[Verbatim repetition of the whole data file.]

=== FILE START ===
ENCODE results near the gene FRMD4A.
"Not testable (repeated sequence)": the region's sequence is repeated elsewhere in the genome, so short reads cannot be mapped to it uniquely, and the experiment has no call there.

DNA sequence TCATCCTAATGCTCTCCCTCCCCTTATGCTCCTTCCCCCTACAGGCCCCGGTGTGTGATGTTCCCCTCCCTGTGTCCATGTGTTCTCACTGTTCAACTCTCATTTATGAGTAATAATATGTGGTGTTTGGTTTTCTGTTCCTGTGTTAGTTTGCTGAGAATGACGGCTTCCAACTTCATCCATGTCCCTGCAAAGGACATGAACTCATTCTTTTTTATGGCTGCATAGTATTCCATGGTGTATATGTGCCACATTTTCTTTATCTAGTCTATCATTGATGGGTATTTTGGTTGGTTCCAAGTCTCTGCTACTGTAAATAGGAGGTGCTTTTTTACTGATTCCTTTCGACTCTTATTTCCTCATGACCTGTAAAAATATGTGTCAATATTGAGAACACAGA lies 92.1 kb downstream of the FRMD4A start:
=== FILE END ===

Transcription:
ENCODE results near the gene FRMD4A.
"Not testable (repeated sequence)": the region's sequence is repeated elsewhere in the genome, so short reads cannot be mapped to it uniquely, and the experiment has no call there.

DNA sequence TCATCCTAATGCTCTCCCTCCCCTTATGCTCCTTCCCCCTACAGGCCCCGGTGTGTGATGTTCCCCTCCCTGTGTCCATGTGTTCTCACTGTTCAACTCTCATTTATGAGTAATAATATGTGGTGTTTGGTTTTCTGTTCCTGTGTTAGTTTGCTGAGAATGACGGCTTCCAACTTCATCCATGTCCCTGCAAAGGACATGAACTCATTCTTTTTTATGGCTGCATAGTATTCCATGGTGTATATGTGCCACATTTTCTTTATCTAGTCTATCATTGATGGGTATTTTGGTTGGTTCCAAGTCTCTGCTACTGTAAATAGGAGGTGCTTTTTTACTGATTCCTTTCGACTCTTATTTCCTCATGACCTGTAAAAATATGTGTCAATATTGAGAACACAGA lies 92.1 kb downstream of the FRMD4A start: